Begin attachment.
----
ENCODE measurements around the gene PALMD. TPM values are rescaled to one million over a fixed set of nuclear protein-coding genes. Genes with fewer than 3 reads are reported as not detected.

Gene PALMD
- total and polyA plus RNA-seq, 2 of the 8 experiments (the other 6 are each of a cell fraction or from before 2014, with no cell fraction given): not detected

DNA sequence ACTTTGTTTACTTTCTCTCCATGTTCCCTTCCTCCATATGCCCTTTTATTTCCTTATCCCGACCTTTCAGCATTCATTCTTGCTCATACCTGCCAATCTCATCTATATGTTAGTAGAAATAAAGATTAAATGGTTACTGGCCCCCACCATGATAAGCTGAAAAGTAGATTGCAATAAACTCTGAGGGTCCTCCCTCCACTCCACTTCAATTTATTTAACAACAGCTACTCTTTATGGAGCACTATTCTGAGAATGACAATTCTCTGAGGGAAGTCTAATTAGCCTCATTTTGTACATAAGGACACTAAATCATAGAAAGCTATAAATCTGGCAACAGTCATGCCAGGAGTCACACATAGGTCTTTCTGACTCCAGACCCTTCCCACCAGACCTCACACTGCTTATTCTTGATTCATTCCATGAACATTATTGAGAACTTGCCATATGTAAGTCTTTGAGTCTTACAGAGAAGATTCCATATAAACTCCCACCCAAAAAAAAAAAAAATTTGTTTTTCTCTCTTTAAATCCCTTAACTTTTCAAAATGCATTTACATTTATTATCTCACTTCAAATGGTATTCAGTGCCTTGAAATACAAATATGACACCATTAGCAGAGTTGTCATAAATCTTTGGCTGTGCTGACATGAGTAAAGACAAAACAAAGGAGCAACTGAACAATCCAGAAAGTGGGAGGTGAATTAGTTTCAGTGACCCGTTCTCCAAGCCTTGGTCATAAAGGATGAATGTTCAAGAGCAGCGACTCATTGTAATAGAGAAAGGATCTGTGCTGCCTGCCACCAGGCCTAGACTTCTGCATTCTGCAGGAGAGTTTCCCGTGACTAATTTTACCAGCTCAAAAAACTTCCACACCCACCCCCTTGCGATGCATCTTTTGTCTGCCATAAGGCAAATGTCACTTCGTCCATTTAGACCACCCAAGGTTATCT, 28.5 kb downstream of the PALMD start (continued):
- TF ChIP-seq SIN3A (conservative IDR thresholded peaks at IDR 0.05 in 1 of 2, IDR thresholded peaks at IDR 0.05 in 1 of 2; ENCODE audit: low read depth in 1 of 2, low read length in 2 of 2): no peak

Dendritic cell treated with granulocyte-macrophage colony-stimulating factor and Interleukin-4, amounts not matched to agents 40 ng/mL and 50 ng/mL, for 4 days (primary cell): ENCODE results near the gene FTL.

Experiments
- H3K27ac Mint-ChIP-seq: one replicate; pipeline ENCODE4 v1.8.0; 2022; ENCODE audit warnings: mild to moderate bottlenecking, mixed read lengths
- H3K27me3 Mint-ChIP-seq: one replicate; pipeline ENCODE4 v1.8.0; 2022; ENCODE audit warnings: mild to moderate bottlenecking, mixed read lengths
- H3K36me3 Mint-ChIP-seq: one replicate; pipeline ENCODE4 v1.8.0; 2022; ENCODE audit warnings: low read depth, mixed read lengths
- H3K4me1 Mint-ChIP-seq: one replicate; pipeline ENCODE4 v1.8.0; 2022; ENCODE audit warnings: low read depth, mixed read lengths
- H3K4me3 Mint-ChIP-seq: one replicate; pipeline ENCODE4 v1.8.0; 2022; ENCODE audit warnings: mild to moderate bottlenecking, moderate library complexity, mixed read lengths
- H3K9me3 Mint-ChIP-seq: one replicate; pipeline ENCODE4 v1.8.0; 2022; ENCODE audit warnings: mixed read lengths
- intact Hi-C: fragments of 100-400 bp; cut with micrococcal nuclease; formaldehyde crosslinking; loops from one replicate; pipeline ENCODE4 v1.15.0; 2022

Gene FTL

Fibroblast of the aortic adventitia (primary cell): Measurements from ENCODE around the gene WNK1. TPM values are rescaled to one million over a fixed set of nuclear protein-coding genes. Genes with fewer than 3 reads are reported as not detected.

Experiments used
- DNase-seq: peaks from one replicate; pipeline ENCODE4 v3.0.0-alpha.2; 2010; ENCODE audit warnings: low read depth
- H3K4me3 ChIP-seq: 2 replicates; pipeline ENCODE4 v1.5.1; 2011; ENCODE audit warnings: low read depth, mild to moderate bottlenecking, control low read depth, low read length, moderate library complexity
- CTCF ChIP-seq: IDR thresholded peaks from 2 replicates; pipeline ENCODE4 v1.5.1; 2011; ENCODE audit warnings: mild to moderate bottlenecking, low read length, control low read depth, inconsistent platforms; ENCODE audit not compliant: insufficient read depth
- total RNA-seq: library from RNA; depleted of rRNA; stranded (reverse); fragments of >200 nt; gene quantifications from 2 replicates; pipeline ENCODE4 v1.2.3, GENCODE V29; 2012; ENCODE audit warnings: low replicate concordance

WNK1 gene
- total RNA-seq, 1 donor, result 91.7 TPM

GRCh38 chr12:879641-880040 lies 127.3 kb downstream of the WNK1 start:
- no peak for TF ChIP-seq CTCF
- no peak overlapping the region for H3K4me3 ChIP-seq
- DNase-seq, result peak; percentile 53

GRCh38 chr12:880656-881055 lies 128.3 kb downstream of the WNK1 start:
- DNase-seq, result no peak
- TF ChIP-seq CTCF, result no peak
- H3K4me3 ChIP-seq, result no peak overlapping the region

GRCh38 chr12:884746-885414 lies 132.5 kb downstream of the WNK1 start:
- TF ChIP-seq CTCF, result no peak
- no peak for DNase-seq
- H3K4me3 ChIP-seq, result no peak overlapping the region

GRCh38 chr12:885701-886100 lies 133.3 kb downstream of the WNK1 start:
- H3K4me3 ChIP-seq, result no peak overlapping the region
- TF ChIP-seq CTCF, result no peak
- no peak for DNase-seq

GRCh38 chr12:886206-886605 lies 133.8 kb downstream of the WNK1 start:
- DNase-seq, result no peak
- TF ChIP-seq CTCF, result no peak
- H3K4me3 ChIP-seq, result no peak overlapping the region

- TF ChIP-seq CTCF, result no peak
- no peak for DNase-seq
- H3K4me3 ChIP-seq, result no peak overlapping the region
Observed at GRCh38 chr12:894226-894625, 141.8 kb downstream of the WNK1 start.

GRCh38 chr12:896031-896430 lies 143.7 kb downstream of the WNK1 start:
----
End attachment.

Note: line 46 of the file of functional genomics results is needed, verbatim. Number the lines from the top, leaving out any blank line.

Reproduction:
- H3K4me3 ChIP-seq, result no peak overlapping the region